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Clint Eastwood: 25 Essential Movies

From ‘A Fistful of Dollars’ to ‘The Mule’ — our picks for the best of Eastwood, in front of and behind the camera

Clint Eastwood

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“I’m never be a Laurence Olivier,” Clint Eastwood said, back in 1971. “With my physical type and legato personality, I’ll never play certain parts. But I still can do things that have some quality.”

That he could. There have been numerous new Oliviers over the years, but there has only been one Eastwood. Born during the Great Depression, this California native would work his way though odd jobs and a stint in the army (as a lifeguard) before becoming a contract player at Universal. After a series of tiny parts and walk-ons, Eastwood nabbed a plum role as Rowdy Yates in the TV show Rawhide. And then, after a fateful trip to Europe to shoot a few Italian Westerns he assumed no one would ever see, Clint would soon turn into the person that Pauline Kael described as “six feet four of lean, tough saint, blue-eyed and shaggy-haired, with a rugged, creased, careworn face that occasionally breaks into a mischief-filled grin.” The rest is film history. He is, in so many ways, the last movie star standing.

In honor of Eastwood’s 90th birthday, we’ve picked 25 of his essential movies, both as an actor and a director. (In a few cases, solely as a director.) The gunfighters, the cops, the brawlers, the soldiers, the lovers, the lion-in-winter roles, the strong, silent types and the comic turns — these are the highlights of a singular, prolific career in front of and behind the camera.

Clint Eastwood, 'A Fistful of Dollars' - 1964.


‘A Fistful of Dollars’ (1964)

In search of an actor to headline his Western “homage” to the Japanese movie Yojimbo, Italian director Sergio Leone wanted Henry Fonda, James Coburn, Charles Bronson. When somebody showed him an episode of Rawhide and suggested the 34-year-old Eastwood, the filmmaker scoffed: This guy? But the price was right, Leone was desperate … and a movie star was born. From the moment the Man With No Name appears onscreen, rocking a pancho and chewing on a cheroot, you can sense that this is not a gent you want to mess with. He quickly sells himself as a hired gun to two different warring factions in a small frontier town; that way, he can get twice the money and watch them destroy each other to boot. Just don’t laugh at his horse or you’ll be eating hot lead. So much of what would become the classic Eastwood persona — the stoic expression, the tough-guy squint, those terse replies and lockjaw-friendly line readings — starts right here. It wouldn’t make its way to the United States until 1967, along with the rest of the “Dollars” trilogy, but it established him immediately as a perfect screen antihero. “When Michelangelo was asked why he chose a particular block of marble, he answered that he saw Moses in it,” Leone would recall many years later. “When I saw in Clint Eastwood, simply, was a block of marble. And that was I wanted.”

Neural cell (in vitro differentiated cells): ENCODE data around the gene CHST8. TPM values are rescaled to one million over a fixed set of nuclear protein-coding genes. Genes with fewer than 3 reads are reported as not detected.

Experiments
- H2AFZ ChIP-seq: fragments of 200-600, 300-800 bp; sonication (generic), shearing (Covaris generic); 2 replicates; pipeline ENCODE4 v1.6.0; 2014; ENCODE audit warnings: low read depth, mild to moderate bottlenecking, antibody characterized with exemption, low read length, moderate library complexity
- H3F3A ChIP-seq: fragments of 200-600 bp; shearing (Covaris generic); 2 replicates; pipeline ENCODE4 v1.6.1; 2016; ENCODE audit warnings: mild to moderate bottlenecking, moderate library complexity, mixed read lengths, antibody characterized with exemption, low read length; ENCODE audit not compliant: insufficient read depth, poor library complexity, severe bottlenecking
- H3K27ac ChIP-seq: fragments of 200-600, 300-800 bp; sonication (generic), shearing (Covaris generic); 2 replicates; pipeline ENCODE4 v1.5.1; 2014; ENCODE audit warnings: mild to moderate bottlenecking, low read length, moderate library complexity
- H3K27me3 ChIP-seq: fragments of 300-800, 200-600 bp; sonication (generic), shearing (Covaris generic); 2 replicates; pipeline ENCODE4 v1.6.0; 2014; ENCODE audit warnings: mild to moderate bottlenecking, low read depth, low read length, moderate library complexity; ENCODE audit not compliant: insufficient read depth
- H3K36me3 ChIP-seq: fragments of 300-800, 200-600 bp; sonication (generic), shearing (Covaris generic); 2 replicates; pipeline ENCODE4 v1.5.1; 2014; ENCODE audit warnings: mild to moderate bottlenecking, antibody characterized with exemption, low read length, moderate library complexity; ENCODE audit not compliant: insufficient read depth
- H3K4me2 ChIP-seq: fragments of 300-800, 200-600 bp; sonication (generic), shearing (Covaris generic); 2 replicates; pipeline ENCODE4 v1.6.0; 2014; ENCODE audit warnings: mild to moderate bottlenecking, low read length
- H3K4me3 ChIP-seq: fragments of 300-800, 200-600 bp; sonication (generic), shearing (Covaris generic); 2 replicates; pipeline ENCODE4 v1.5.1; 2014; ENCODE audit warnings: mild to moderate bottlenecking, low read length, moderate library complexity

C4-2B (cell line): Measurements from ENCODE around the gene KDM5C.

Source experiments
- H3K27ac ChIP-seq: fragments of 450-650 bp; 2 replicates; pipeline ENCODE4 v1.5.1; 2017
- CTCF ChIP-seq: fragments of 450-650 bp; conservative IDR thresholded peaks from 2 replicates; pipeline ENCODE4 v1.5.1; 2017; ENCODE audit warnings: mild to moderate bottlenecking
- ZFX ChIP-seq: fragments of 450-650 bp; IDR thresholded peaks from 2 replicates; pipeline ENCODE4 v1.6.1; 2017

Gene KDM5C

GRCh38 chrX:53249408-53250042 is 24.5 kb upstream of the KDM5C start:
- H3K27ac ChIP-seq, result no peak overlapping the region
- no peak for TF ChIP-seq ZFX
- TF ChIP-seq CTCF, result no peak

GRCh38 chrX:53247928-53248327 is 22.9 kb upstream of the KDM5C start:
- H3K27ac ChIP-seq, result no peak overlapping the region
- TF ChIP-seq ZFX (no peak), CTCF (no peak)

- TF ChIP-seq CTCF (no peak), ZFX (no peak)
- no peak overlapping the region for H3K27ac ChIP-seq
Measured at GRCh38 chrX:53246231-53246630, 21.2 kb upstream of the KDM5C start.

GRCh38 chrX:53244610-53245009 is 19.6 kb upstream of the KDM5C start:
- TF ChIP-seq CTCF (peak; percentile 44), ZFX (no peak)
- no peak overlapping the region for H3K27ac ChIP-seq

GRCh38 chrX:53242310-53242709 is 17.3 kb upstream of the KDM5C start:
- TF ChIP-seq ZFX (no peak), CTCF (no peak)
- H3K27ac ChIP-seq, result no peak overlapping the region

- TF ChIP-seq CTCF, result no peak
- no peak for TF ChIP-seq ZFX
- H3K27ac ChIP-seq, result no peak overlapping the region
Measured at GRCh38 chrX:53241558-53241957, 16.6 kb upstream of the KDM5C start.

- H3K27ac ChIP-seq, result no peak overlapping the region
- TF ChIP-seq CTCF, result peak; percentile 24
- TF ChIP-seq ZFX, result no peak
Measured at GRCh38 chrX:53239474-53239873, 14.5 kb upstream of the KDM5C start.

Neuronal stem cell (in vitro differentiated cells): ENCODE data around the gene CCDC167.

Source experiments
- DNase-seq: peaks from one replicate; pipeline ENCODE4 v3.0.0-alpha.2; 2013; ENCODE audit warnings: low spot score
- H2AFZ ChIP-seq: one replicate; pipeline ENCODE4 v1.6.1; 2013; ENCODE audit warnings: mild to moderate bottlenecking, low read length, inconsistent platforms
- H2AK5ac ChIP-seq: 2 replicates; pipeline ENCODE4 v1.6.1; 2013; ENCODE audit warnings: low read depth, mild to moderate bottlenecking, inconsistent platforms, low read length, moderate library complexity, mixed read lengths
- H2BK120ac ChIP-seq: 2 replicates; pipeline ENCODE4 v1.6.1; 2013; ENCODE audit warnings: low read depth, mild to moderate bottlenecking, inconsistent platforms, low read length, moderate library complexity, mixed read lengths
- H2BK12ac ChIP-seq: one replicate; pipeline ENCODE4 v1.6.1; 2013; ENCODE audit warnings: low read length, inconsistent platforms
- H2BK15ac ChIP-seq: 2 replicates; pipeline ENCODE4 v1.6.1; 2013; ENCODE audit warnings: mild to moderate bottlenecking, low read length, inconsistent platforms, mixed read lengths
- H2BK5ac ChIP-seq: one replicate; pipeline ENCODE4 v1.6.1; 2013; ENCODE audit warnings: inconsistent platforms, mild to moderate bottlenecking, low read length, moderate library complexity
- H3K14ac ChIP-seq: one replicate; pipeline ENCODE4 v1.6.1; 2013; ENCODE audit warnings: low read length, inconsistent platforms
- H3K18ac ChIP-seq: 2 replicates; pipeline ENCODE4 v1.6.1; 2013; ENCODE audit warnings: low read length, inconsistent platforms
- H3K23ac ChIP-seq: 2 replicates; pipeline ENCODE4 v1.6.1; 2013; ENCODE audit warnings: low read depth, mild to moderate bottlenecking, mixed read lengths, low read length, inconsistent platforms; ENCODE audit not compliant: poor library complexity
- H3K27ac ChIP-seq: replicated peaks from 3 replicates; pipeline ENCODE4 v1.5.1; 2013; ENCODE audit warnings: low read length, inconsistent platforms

Clint Eastwood - Good, The Bad and The Ugly

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‘The Good, the Bad and the Ugly’ (1966)

Having made A Fistful of Dollars and its follow-up, For a Few Dollars More (1965), Sergio Leone wanted Eastwood back for Round Three. The actor wasn’t sure he wanted to return to Europe for another one; Rawhide had just been canceled, the previous two hadn’t been seen in the U.S. yet and he was desperate to establish himself in Hollywood’s eyes as being more than a TV cowpoke. Leone flew out to California to pitch the lanky actor, and after negotiating a bigger payday, Eastwood signed on. Both men got their money’s worth. Roundly considered one of the greatest Westerns ever made, the third entry of the “Dollars trilogy” pairs the Man With No Name with Lee Van Cleef’s black-clad “Bad” and Eli Wallach’s charismatically amoral “Ugly”; Eastwood’s gunfighter is “the Good” only be default. All three of them are chasing down a missing cache of Confederate gold, and none of them are willing to let a little thing like the Civil War get in their way. It ends with the most protracted, close-up-filled showdown in film history. Eventually, American audiences belatedly got to see the entire trilogy in quick succession; by the time Ennio Morricone’s “ay-yay-yaaa” was released in January 1968 and was racking up huge box-office receipts, nobody in Hollywood considered Eastwood a TV star.

Coogan's Bluff - 1968


‘Coogan’s Bluff’ (1968)